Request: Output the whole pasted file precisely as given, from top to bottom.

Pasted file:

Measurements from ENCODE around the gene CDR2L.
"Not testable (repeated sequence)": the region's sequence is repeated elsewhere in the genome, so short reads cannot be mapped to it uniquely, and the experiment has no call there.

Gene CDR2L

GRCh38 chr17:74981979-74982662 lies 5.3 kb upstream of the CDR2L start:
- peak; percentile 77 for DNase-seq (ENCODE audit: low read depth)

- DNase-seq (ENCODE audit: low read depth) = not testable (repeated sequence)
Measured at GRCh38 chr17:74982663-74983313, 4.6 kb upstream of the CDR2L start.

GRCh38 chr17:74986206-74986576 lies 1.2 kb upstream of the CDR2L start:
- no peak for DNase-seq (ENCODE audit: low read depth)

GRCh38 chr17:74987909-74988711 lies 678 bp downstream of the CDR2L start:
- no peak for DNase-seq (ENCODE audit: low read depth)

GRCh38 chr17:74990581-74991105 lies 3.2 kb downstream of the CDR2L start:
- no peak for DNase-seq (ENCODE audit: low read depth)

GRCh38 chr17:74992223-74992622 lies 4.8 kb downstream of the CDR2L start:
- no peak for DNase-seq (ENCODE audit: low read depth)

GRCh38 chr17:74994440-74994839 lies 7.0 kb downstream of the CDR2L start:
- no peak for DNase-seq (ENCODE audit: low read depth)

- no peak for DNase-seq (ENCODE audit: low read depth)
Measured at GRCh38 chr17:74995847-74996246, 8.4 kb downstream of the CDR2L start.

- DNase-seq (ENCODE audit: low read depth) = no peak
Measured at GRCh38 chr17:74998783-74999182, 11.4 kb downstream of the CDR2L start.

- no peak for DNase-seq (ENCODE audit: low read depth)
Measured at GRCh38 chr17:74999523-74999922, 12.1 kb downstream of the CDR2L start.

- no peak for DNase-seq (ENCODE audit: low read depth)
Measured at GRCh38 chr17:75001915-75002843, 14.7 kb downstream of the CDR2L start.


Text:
Measurements from ENCODE around the gene CDR2L.
"Not testable (repeated sequence)": the region's sequence is repeated elsewhere in the genome, so short reads cannot be mapped to it uniquely, and the experiment has no call there.

Gene CDR2L

GRCh38 chr17:74981979-74982662 lies 5.3 kb upstream of the CDR2L start:
- peak; percentile 77 for DNase-seq (ENCODE audit: low read depth)

- DNase-seq (ENCODE audit: low read depth) = not testable (repeated sequence)
Measured at GRCh38 chr17:74982663-74983313, 4.6 kb upstream of the CDR2L start.

GRCh38 chr17:74986206-74986576 lies 1.2 kb upstream of the CDR2L start:
- no peak for DNase-seq (ENCODE audit: low read depth)

GRCh38 chr17:74987909-74988711 lies 678 bp downstream of the CDR2L start:
- no peak for DNase-seq (ENCODE audit: low read depth)

GRCh38 chr17:74990581-74991105 lies 3.2 kb downstream of the CDR2L start:
- no peak for DNase-seq (ENCODE audit: low read depth)

GRCh38 chr17:74992223-74992622 lies 4.8 kb downstream of the CDR2L start:
- no peak for DNase-seq (ENCODE audit: low read depth)

GRCh38 chr17:74994440-74994839 lies 7.0 kb downstream of the CDR2L start:
- no peak for DNase-seq (ENCODE audit: low read depth)

- no peak for DNase-seq (ENCODE audit: low read depth)
Measured at GRCh38 chr17:74995847-74996246, 8.4 kb downstream of the CDR2L start.

- DNase-seq (ENCODE audit: low read depth) = no peak
Measured at GRCh38 chr17:74998783-74999182, 11.4 kb downstream of the CDR2L start.

- no peak for DNase-seq (ENCODE audit: low read depth)
Measured at GRCh38 chr17:74999523-74999922, 12.1 kb downstream of the CDR2L start.

- no peak for DNase-seq (ENCODE audit: low read depth)
Measured at GRCh38 chr17:75001915-75002843, 14.7 kb downstream of the CDR2L start.